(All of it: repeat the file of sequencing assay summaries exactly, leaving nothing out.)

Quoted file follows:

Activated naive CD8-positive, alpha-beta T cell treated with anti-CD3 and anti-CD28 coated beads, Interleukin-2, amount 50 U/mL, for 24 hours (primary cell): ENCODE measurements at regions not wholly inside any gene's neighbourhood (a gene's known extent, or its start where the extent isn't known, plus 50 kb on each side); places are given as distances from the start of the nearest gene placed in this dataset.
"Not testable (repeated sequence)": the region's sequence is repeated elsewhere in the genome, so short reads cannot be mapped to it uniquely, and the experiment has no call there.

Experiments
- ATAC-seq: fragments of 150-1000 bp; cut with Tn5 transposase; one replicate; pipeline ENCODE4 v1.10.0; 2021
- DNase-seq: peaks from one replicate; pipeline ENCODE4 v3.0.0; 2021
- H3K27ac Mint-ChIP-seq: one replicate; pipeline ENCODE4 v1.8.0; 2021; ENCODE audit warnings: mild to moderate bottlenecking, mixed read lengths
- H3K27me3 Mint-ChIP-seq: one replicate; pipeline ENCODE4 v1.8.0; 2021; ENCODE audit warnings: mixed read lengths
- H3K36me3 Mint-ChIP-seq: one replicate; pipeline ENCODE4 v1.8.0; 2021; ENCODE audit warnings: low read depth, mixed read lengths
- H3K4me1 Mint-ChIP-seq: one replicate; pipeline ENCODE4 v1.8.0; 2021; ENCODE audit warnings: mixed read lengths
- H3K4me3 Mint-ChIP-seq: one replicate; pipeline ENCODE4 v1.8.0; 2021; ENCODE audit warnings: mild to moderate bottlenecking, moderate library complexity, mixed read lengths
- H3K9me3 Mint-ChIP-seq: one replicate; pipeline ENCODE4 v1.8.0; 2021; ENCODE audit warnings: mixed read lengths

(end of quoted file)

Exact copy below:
Activated naive CD8-positive, alpha-beta T cell treated with anti-CD3 and anti-CD28 coated beads, Interleukin-2, amount 50 U/mL, for 24 hours (primary cell): ENCODE measurements at regions not wholly inside any gene's neighbourhood (a gene's known extent, or its start where the extent isn't known, plus 50 kb on each side); places are given as distances from the start of the nearest gene placed in this dataset.
"Not testable (repeated sequence)": the region's sequence is repeated elsewhere in the genome, so short reads cannot be mapped to it uniquely, and the experiment has no call there.

Experiments
- ATAC-seq: fragments of 150-1000 bp; cut with Tn5 transposase; one replicate; pipeline ENCODE4 v1.10.0; 2021
- DNase-seq: peaks from one replicate; pipeline ENCODE4 v3.0.0; 2021
- H3K27ac Mint-ChIP-seq: one replicate; pipeline ENCODE4 v1.8.0; 2021; ENCODE audit warnings: mild to moderate bottlenecking, mixed read lengths
- H3K27me3 Mint-ChIP-seq: one replicate; pipeline ENCODE4 v1.8.0; 2021; ENCODE audit warnings: mixed read lengths
- H3K36me3 Mint-ChIP-seq: one replicate; pipeline ENCODE4 v1.8.0; 2021; ENCODE audit warnings: low read depth, mixed read lengths
- H3K4me1 Mint-ChIP-seq: one replicate; pipeline ENCODE4 v1.8.0; 2021; ENCODE audit warnings: mixed read lengths
- H3K4me3 Mint-ChIP-seq: one replicate; pipeline ENCODE4 v1.8.0; 2021; ENCODE audit warnings: mild to moderate bottlenecking, moderate library complexity, mixed read lengths
- H3K9me3 Mint-ChIP-seq: one replicate; pipeline ENCODE4 v1.8.0; 2021; ENCODE audit warnings: mixed read lengths